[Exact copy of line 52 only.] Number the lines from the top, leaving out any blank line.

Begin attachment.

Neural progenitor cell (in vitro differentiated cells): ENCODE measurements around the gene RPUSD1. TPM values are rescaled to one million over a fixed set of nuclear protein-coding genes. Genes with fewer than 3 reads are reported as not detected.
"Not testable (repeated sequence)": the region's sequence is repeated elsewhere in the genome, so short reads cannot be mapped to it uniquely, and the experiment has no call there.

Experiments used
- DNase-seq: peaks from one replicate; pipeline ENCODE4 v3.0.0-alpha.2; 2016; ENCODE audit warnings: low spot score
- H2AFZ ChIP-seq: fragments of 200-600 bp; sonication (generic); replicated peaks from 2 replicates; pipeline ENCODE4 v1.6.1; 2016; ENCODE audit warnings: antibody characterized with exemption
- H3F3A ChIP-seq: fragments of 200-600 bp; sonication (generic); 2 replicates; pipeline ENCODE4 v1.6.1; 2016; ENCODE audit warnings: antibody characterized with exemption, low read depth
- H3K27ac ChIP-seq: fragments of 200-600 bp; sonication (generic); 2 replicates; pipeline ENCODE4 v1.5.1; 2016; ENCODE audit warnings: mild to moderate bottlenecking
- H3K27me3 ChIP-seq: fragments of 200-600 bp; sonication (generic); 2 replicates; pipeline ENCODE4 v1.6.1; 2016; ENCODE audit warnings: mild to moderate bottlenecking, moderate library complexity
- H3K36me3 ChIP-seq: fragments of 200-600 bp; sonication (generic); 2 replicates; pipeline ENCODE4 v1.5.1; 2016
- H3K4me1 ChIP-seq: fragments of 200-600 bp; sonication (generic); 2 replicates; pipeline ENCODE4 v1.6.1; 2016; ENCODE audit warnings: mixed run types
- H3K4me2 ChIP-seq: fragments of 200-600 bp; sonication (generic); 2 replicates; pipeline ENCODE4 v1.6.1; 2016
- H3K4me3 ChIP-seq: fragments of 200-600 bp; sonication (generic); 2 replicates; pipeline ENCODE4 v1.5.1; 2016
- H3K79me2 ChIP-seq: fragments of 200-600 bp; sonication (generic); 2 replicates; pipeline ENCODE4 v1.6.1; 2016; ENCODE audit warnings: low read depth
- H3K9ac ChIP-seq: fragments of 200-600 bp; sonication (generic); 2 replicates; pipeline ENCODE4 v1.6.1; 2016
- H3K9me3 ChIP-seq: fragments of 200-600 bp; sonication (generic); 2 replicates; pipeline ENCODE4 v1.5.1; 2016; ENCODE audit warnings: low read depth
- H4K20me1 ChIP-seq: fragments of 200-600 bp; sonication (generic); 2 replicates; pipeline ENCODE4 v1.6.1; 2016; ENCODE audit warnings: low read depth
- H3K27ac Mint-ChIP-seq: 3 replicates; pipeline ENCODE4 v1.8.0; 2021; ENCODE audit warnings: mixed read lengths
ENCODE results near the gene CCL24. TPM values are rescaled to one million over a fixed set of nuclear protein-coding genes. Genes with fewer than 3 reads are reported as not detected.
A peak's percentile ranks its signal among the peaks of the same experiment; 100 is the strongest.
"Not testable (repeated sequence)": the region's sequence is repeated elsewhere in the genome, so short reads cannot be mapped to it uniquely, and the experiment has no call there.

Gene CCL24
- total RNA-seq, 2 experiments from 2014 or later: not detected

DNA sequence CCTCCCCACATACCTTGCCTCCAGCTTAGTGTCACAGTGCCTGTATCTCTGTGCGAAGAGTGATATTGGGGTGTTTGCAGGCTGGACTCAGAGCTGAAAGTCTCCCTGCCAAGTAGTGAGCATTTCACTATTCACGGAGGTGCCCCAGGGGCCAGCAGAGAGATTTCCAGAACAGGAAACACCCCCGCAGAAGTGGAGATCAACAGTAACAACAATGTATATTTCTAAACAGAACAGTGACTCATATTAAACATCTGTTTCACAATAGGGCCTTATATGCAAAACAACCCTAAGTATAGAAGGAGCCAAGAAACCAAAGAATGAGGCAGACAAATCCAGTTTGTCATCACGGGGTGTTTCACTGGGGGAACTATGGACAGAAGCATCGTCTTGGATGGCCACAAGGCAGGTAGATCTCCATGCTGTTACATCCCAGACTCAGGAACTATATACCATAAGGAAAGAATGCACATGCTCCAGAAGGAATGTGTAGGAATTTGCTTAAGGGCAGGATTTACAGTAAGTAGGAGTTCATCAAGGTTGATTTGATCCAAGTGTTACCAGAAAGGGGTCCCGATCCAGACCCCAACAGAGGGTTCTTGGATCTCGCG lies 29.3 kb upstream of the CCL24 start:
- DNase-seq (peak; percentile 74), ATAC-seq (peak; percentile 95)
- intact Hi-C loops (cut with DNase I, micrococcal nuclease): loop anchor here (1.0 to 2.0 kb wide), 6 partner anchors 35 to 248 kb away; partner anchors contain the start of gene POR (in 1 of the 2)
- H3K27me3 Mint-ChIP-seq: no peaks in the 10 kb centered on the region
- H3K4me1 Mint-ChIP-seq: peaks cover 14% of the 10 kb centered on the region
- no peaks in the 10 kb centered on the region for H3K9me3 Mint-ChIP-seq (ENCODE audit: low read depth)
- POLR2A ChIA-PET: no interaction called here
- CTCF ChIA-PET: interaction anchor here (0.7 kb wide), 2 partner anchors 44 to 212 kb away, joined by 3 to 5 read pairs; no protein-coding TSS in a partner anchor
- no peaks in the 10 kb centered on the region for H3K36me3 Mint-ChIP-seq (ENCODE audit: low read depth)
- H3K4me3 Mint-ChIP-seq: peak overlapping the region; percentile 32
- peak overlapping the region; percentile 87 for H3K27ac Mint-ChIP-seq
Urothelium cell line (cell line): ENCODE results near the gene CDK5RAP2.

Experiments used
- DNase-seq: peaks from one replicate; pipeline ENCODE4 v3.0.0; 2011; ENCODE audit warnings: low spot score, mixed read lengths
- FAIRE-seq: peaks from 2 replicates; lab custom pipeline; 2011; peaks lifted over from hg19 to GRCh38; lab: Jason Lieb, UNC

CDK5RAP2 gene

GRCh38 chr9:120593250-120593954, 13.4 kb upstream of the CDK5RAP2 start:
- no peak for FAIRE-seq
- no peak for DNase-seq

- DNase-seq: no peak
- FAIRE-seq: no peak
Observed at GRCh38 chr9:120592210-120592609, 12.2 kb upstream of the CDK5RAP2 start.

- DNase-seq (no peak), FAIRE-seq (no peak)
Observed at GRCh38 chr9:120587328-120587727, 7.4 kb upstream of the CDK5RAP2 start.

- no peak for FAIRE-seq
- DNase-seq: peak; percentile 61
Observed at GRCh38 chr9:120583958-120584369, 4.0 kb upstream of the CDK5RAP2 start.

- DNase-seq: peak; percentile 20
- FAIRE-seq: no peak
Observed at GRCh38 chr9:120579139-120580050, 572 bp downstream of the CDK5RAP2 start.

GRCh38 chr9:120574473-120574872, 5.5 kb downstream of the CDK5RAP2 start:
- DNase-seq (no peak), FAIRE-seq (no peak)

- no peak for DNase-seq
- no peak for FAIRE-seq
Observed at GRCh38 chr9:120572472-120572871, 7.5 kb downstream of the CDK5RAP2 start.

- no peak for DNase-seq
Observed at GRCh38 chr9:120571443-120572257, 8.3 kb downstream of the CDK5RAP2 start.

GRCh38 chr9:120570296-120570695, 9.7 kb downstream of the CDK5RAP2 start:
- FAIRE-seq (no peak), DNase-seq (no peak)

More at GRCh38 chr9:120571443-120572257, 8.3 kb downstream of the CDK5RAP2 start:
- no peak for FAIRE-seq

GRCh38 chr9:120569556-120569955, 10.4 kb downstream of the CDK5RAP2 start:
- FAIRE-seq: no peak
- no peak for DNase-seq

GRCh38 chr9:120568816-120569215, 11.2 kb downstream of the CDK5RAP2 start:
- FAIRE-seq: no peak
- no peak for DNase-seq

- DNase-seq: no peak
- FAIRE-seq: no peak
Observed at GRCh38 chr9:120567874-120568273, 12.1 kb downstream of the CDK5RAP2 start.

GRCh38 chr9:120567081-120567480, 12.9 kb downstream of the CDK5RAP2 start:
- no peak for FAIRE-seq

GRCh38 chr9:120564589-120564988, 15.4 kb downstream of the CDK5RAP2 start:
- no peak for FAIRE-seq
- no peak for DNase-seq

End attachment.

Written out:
Observed at GRCh38 chr9:120579139-120580050, 572 bp downstream of the CDK5RAP2 start.